Ever since I saw these on Pinterest several months ago, I knew they would be perfect for Valentine's Day. I'm not much of a celebrator, I don't expect (nor would I want) diamonds, or anything of the sort, but I do like the idea of giving friends, family, and all those special people in our lives (not just significant others) a little something to show them affection. See Also: -Make Your Own Hand-Pulled Cotton Candy -From Pinterest to Real Life: Valentine's Day Heart Cake -Ward off the Flu with Fire Cider
I have to be honest from the get-go, though, and disclose that these little gems are not the easiest to make... unless you like the sensation of putting your fingertips on something that's about 350°. I was so annoyed while making them that the only thing that got me through it was telling myself all the terrible things I would say about them. But then I shared them with my family -- and the look on my six year old son's face when he realized it was I who had written the message for him was, as they say, priceless.
The original recipe comes from Martha Stewart, which fails to warn about 3rd degree burns (maybe I'm exaggerating a bit), and doesn't really offer a lot of help.
Here are some tips I picked up along the way:
First - Write out some sweet nothings on small pieces of paper. Mine were about 1cm x 4cm. I also think it would be nice - for those people living the family life - to write some out as coupons, like - "Good for one full day of no dish washing." Are you listening, out there?!?
Second - Martha's website provides a stencil for the cookies, which I wasn't able to print out. Instead I drew a stencil onto the back side of a piece of parchment paper using a 24oz can as a guide, bu after making a few batches, I don't think this step is critical.
Third - This is a little tricky. Place about a teaspoon's worth of batter in the center of the circle and spread it thin. The first few times, my batter was too thick, resulting in a cake-like cookie that couldn't be manipulated into a fortune cookie shape. Also, my circles ended up being a little too wide for the look I was going for.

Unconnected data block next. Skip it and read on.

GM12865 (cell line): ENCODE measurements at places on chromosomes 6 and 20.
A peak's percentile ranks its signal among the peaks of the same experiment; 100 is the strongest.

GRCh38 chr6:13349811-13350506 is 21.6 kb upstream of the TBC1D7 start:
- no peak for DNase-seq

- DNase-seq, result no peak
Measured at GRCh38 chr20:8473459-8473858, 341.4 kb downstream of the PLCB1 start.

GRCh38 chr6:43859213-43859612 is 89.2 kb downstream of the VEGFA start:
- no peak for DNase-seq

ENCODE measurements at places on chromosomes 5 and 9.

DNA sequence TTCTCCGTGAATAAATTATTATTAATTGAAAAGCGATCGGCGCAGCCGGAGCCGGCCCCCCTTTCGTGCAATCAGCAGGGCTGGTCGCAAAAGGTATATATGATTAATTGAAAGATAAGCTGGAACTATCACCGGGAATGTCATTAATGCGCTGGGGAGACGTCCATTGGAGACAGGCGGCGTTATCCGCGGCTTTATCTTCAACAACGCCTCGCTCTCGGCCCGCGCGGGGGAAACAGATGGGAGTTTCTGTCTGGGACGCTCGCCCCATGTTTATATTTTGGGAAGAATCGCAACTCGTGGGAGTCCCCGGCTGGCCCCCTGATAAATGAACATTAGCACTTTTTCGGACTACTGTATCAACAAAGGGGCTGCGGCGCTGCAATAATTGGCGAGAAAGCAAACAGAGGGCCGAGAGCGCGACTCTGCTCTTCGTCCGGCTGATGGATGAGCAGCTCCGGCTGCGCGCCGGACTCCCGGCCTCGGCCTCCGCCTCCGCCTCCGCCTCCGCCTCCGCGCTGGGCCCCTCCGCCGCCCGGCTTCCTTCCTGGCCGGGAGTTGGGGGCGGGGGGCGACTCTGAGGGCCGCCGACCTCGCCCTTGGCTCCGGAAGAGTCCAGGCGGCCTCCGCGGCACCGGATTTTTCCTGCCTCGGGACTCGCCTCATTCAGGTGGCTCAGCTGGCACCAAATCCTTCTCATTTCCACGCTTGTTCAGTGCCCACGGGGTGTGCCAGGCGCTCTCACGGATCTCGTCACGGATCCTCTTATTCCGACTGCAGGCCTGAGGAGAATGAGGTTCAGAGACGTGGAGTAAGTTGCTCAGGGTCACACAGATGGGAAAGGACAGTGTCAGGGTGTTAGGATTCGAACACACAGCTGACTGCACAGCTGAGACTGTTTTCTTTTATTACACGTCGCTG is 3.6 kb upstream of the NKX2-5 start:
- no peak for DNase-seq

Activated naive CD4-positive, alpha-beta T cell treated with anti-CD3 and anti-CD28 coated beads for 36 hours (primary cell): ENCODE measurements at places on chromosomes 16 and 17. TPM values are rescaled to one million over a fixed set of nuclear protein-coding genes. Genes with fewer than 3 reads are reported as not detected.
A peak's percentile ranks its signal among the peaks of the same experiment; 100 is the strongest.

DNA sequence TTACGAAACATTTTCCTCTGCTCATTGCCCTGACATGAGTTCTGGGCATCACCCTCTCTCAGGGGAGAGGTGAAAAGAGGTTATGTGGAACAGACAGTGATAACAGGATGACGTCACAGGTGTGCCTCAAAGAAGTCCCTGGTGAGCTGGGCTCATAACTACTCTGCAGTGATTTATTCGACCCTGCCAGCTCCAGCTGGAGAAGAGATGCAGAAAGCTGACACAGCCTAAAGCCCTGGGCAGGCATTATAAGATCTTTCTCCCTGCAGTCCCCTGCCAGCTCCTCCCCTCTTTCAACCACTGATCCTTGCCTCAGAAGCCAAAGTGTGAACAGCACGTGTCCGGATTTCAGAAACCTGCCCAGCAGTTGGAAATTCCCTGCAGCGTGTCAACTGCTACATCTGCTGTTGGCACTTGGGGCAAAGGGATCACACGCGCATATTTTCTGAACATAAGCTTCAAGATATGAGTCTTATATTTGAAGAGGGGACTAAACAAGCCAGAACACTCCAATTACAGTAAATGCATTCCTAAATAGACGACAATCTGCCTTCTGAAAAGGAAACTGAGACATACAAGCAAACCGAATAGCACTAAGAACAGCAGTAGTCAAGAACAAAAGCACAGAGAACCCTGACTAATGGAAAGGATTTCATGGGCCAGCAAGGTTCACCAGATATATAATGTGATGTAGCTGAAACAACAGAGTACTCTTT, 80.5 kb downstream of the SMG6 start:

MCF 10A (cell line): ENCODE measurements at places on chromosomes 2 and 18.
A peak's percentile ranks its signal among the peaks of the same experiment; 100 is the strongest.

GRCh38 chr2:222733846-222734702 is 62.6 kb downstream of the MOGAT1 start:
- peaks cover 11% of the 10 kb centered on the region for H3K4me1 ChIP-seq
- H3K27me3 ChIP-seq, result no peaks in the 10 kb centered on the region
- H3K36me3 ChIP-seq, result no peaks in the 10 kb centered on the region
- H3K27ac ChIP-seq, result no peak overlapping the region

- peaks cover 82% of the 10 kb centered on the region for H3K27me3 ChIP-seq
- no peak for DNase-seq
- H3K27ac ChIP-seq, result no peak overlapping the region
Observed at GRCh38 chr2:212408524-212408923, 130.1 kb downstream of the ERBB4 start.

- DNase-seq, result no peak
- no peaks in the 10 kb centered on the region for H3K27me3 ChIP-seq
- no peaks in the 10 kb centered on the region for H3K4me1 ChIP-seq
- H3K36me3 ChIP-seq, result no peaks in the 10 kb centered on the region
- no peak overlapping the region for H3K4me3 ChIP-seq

I'm sorry I don't have detailed photos of the rest of the process. It's hard to take pictures when both hands are occupied. Also, from the time the the cookies come out of the oven, there exists about a 10 second window to get them folded into shape, which is why only two are baked at one time.
Fourth - Use a spatula to lift one side of the cookie and fold it in half like a taco. Use your fingers to lift the cookie and pinch the halves together. Stick your fingers into the spaces in the side of the cookie while using your thumbs to bend the cookie into place. It helps to practice with a piece of paper first.
Also, while this recipe says it makes 15 cookies, I had enough batter for about 45. Maybe Martha's stencil is gigantic? I didn't make 45 though cause cooking only two cookies at a time for 6 to 7 minutes each was driving me INSANE. I'm learning that I should start recruiting baking buddies... (That's my fifth tip!)
But seriously, fussing aside, this is a really sweet gesture that is sure to make this Valentine's Day extra special. Especially if you can recruit a few kids to write the notes... Yes, I think I know what I'll be doing again next weekend - my fingers could use a little more toughening up.
4 large egg whites 1 cup superfine sugar 1 cup all purpose flour - sifted pinch of salt 5 tablespoons unsalted butter, melted and cooled 3 tablespoons heavy cream scant teaspoon almond extract
Preheat oven to 400°F. Line a baking sheet with parchment paper and set aside.
In the bowl of an electric mixer fitted with the whisk attachment, beat egg whites and sugar on medium speed for 30 seconds. Add flour and salt and beat until combined. Add butter, heavy cream, and almond extract and beat until combined, about 30 seconds.
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Spoon the batter onto circle stencil shapes, or onto one side of the pan and spread the batter into a thin disc. Transfer to oven and bake until the edges turn golden brown, about 6 to 7 minutes.
Follow the above directions to shape the cookie, or refer to Martha's description.